“Plus” I told myself, “I want the kids to get to taste real life down here…”

So we took the three kids, and a backpack and my shoulder bag and piled onto the bus.
Daniel and I both have bussed extensively, and we have traveled Central America a LOT. We know how to do it, we know to watch our bags. We knew that adding three kids into the picture would get a bit hairy with busy bus stops, long waits, nasty bathrooms.
And it did.

Either during the long wait, or on the cramped bus ride, somewhere it happened.
I have revisited every possible moment, but at some point,
my SLR either fell out or was slipped from my very carefully watched shoulder bag.

I am not an overly sentimental person.

In fact, years ago, I would have said I was not sentimental at all.
But Daniel had surprised me with this camera, a significant upgrade, for my birthday.
It was a camera for a much more qualified photographer than me, someone who still grapples with aperture and ISO. And pictures are one thing that I have learned to treasure. Moments and memories, and people forever gone from my life make pictures so much more important to me. But this camera represented what I hoped to become,
and motivated me to try harder, to reach for skills I only dreamed of.


Six months had passed since I took a picture.
But yesterday I blew the dust off and turned it on.
And I snapped. It felt good. I played with the settings and snapped again.
Such a happy feeling.
A few more images and then the age old “Error 99” popped up on the screen.

I had forgotten.
This camera and lens have issues.

Just like me.

I’ve got issues that I forget about. And they pop up in the most unexpected places.
And at the most inconvenient times.

This last year, I’ve found myself revisiting emotions and places in my heart that I thought were chapters of the past. Stuff I thought I had faced and processed long ago suddenly feel fresh and raw. When I thought I had taken five steps forward, suddenly I had to acknowledge it, I had slid three steps back. Things I had worked so hard for, now I was grappling to grasp again. Facing forgiveness and choosing things I thought had become part of the fabric of my being is just plain rough.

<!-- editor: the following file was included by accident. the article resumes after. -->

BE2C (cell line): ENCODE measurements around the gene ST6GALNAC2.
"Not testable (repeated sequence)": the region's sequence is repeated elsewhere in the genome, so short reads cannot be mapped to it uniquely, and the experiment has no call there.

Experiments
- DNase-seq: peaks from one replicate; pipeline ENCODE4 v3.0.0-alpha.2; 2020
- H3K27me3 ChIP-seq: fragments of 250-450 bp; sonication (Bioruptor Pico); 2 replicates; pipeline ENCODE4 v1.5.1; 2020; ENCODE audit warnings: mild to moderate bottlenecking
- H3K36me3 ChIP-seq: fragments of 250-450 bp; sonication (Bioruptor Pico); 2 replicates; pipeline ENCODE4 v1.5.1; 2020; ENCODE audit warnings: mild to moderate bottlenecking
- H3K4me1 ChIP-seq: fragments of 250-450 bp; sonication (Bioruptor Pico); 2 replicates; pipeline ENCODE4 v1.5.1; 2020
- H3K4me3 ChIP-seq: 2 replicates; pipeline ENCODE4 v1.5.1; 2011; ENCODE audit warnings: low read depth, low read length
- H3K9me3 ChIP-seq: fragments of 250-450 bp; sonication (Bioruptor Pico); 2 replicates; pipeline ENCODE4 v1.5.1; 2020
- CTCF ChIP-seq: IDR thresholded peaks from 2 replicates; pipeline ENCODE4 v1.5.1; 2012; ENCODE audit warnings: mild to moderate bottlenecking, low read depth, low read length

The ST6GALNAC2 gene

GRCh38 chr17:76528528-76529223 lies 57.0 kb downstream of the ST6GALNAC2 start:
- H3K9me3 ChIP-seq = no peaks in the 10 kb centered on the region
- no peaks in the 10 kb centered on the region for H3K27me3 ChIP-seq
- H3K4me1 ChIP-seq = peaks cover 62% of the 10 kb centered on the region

And I hated it. I hated what I was feeling. I hated who I was.

One evening last week I looked up into Daniel’s face and said it.

Words I hadn’t even known were there, but were burning a hole in my heart none the less.

“Do you think God is angry with me?”
He replied so fast it shocked me.
“Of course not.”

I just stared at him.
I know Daniel loves me, through my ugliest moments, through the thick and the thin.
But how could he be so sure?
How can God NOT be angry with me when I feel so disappointed with myself?
How can it be ok to take three steps back,
to have to learn to use an outdated and problematic camera again,
to face heart turmoil ages old?

Because He knows the plans He has for me.
They are plans for peace, to prosper me.
To give me hope and confidence in the future.
Because He sees the bigger picture.

Years ago, on a rare family vacation, we were playing in the pool in the hot California sun, and while I loved to splash and play on the steps, the rest of the pool was deep and scary. I’d venture out for a second, depending heavily on my orange arm floaties, but a few kicks beyond the steps and I’d be turning around and frantically heading back into the shallows.
Back to where I felt safe.

But my dad scooped me up with a twinkle in his eye, and walked to the other end of the pool; to the deep. There was not a thing in the world I could do but scream at the top of my lungs, both in delight and terror, as he pitched me into the middle of that deep, deep end.

For all I cared, it was 100 feet deep, and I flailed and kicked and somehow, amazingly enough,
I reached the side.

At the moment it seemed like a miracle that I survived, but I knew even then, in my five year old mind, that he was watching. He was ready to dive in the moment I needed him. But he loved me enough to know I needed to be tossed out into the middle, beyond any safety, where there was nothing to hold onto. Real love doesn’t always keep us safe; sometimes it takes us to the deepest element of terror. Because there we learn how much stronger His arms are than we ever imagined.